Brandon: I am quite bad at remembering how and where things started, but Marina contacted me with the invitation to collaborate and I was interested in how she, with a background in circus and contortionism, uses her body to tell stories, which is something I very much relate to as a dancer. I think we use flexibility in a different way but both of us were interested in exploring something more narrative and more theatrical. We knew it was going to be a solo and we were looking for ways of dealing with the meaning of the single body on the stage – as we did not want to present the audience with the ‘task’ of just ‘enduring’ sixty minutes of movement, just because it is performed on a stage. Therefore, we really wanted to find a reason as to why this character is on the stage by herself and then, somehow, we came across the idea of hikikomori, which inspired us to further dive into the themes of loneliness and solitude. From there on, we started searching for the things that made us feel something — the things that, quite literally, ‘move’ the character or lead to a specific action on stage. Sometimes, the theme is not necessarily that important, in the sense that its main function is to inspire us to explore this project further, but that we are not constantly focusing on social anxiety or hikikomori. There are also moments when we just zoom in on the character: maybe she is watching a movie or daydreaming, so it does not need to be heavy all the time. We also do not feel the need or wish to convey a very delineated message about these themes.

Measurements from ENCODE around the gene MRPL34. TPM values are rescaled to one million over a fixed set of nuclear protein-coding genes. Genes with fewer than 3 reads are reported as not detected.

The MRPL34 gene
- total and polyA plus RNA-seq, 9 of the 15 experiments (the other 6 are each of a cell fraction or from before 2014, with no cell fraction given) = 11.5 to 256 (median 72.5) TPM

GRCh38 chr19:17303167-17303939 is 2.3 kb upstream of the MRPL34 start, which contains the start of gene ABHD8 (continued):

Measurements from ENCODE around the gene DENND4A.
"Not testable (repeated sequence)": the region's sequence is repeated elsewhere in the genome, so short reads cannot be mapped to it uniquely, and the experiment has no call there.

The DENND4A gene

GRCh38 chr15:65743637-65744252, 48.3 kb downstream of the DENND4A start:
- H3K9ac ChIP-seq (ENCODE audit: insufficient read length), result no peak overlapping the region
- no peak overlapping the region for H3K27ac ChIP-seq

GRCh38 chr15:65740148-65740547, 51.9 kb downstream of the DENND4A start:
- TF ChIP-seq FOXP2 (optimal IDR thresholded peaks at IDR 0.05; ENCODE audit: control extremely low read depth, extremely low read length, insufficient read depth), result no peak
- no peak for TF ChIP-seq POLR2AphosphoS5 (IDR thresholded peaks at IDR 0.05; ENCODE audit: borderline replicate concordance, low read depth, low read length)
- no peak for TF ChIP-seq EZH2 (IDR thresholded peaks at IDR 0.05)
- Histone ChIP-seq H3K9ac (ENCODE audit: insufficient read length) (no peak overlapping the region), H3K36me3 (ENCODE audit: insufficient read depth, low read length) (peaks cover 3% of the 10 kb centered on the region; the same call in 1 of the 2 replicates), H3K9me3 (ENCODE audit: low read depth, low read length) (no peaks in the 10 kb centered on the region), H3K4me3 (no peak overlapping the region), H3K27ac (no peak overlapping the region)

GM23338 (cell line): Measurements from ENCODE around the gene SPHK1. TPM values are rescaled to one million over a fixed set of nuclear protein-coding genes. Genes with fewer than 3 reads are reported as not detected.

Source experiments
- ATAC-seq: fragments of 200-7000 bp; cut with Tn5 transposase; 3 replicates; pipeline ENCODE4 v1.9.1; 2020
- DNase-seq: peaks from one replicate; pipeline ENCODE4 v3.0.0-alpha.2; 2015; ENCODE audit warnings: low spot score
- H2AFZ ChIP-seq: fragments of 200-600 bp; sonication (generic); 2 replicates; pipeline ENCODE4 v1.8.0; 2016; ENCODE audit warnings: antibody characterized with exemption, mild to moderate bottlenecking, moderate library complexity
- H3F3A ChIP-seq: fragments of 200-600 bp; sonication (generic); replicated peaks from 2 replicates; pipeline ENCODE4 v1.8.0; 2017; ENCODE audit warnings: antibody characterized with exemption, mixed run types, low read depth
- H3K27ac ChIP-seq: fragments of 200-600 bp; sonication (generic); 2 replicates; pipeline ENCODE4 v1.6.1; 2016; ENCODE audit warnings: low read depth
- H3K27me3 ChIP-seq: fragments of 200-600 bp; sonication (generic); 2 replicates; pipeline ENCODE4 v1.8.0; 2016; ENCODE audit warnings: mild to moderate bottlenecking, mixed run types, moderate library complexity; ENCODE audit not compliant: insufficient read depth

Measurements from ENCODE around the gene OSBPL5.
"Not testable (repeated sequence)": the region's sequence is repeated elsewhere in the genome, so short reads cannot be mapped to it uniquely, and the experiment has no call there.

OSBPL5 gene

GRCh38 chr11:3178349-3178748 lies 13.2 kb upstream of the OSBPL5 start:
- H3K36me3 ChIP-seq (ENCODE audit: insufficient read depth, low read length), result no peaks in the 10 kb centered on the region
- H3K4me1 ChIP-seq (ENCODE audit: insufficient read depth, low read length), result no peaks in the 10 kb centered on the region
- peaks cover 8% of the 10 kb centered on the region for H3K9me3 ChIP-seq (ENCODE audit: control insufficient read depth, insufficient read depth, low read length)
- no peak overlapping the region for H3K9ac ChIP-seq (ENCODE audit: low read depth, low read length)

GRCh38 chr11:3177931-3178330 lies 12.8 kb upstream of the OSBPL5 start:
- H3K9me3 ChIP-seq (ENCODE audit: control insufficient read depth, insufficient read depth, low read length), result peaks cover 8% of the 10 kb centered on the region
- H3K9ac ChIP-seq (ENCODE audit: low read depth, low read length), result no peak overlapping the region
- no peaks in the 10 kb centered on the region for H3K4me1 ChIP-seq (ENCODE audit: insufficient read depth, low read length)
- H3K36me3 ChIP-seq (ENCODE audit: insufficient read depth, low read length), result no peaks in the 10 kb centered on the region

Marina: We were looking for similarities and this subject touched both of us. I had written down a lot of ideas that were rather vague on the particularity of the solo and the struggle a lot of artists might experience in terms of presenting your internal world externally. Going from there, we were just throwing around ideas and then we came across the notion of hikikomori. Now, I think, it serves as a useful foundation, but not everything we are doing is (or needs to be) connected to it in an obvious manner.
What are things you wish to provoke with your work?
Brandon: Well, I think it is more about opening a dialogue around loneliness…
Marina: That is exactly what I was going to say!
Brandon: Yes, or around social anxiety and how it affects people. But then again, we are not scientists looking at data, we are trying to tell a personal story: this is a person that has struggled with it, let them tell their story. And we try to do that in different cultural contexts, as we are doing now in Hasselt and as we will be doing in Estonia and Spain — and hopefully we can do it in Asia one day. In this way, we try to understand common denominators: maybe there is something we all have in common across cultures? And of course, there are very specific ways of dealing with it, specific to certain cultural contexts. In any case, it is more about making the topic more accessible to people, to get them to talk about it, rather than pointing the finger or judging how people deal with it. I find it difficult to see a show that tells me I am the bad guy even though I am the one seeing your show and paying for you to be on stage — I find that a bit hypocritical. So that is not what we want to do here. I think it is about setting out some lines and giving the audience the crayons to color it in for themselves.